The -sS flag instructs Nmap to perform a TCP SYN scan. This flag can be combined with other Nmap command options. Although this method is less conspicuous, it tends to be slower and less aggressive than other scanning techniques.

Scenario #9: Discover Hostnames

Nmap offers several methods for host discovery through one of the most commonly used options, -sL. The command in this context will be as follows: 

# nmap -sL 192.168.0.1

The -sL flag conducts DNS queries to determine hostnames for the specified host. 

You can extend the capabilities of the command by adding additional flags. 

For instance, you can use the -n option to bypass DNS resolution altogether

The -R flag forces Nmap to perform DNS resolution even if the hostname can be resolved from the local host file. 

The -Pn flag assumes all hosts are online without conducting a host discovery scan. 

This approach treats all specified hosts as if they are active and is helpful if you already know the target hosts are active. 

Scenario #10: Use a File to Initiate Scans

Nmap offers significant operational flexibility by allowing to specify target hosts using a file.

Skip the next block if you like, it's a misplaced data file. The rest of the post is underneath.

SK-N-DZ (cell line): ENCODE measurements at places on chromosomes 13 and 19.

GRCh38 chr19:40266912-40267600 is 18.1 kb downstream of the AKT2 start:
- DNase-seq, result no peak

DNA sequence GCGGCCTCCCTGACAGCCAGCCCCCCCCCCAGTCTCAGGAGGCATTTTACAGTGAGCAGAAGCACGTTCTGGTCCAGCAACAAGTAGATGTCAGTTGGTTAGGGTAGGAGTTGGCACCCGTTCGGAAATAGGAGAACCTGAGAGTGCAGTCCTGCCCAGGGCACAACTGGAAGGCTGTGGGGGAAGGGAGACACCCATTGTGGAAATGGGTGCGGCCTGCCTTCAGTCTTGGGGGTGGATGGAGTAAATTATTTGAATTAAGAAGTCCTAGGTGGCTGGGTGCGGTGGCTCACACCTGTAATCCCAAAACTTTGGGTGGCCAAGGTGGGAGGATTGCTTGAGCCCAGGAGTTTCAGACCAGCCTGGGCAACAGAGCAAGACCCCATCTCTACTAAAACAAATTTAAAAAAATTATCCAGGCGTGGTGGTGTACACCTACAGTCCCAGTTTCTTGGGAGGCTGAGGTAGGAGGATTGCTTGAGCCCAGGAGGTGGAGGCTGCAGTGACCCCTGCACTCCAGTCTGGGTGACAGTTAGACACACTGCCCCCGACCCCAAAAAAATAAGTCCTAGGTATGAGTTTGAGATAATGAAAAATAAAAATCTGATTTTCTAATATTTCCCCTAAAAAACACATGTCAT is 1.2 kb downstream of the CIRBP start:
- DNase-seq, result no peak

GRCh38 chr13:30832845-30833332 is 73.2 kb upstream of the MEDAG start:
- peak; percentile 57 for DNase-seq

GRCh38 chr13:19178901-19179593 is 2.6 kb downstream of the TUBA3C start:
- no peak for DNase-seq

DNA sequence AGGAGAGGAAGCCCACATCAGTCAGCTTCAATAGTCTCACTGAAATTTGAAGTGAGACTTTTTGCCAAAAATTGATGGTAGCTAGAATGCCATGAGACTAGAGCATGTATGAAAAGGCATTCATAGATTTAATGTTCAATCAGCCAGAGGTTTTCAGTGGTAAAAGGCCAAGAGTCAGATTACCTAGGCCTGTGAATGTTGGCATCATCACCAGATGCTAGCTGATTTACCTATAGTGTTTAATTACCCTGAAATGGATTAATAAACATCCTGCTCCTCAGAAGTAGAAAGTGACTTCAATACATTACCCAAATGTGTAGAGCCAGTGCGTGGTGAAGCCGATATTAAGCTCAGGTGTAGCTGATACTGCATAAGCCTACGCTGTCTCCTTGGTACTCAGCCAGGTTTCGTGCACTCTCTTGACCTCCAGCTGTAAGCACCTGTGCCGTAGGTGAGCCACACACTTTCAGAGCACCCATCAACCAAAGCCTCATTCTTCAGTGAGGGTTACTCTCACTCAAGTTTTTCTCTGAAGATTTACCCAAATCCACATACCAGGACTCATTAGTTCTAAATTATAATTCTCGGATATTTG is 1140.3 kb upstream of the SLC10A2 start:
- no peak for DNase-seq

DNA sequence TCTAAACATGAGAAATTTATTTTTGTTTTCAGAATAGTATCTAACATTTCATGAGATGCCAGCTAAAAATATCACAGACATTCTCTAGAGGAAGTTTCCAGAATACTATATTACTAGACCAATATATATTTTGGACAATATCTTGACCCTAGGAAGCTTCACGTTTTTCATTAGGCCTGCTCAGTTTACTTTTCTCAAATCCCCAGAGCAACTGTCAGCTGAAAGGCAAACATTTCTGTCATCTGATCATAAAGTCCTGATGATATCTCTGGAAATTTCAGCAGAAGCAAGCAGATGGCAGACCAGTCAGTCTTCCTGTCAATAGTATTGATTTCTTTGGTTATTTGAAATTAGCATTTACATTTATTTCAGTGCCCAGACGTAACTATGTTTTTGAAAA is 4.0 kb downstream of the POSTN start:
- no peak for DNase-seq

For this, we recommend the -iL flag followed by the path to the file to instruct Nmap to read the list of targets from the file.

You can extend this process by directly importing a file via the command line with this command:

# nmap -iL /file.txt

This command initiates a scan of the IP addresses listed in the specified file. You can enhance this scan by combining it with additional commands and flags, making it a practical option for regularly scanning a predefined group of hosts.

Scenario #11: Obtain Detailed Information in the Verbose Mode

Verbose output can provide extensive details about a command’s execution Usually, you don’t need this much information during routine situations. However, the mode becomes invaluable when debugging complex issues or when you require more comprehensive information. 

Run the following command to obtain detailed information utilizing verbose mode:

# nmap -v 192.168.0.1

Here, the -v flag increases the verbosity of the output, revealing more about the scan’s process and results. You can add this flag to most Nmap commands to enhance the details you can see in the terminal. Without the -v flag, Nmap typically delivers only the essential information items.

Scenario #12: Scan IPv6 Addresses

As IPv6 becomes increasingly prevalent, Nmap provides robust support for scanning these addresses, much like it does for domains and traditional IPv4 addresses. 

However, to scan IPv6 addresses, you must add a specific flag to specify to Nmap that you need it to scan IPv6 addresses.

Run this command to scan for the IPv6 addresses on a network: 

# nmap -6 ::ffff:c0a8:1

Here, -6 flag indicates to Nmap to interpret the following target addresses as IPv6 addresses. This is necessary as Nmap can’t automatically differentiate between IPv4 and IPv6 addresses by default.

::ffff: prefix indicates that the following address is an IPv4-mapped IPv6 address.

c0a8:1: This part represents the standard IPv4 address notation.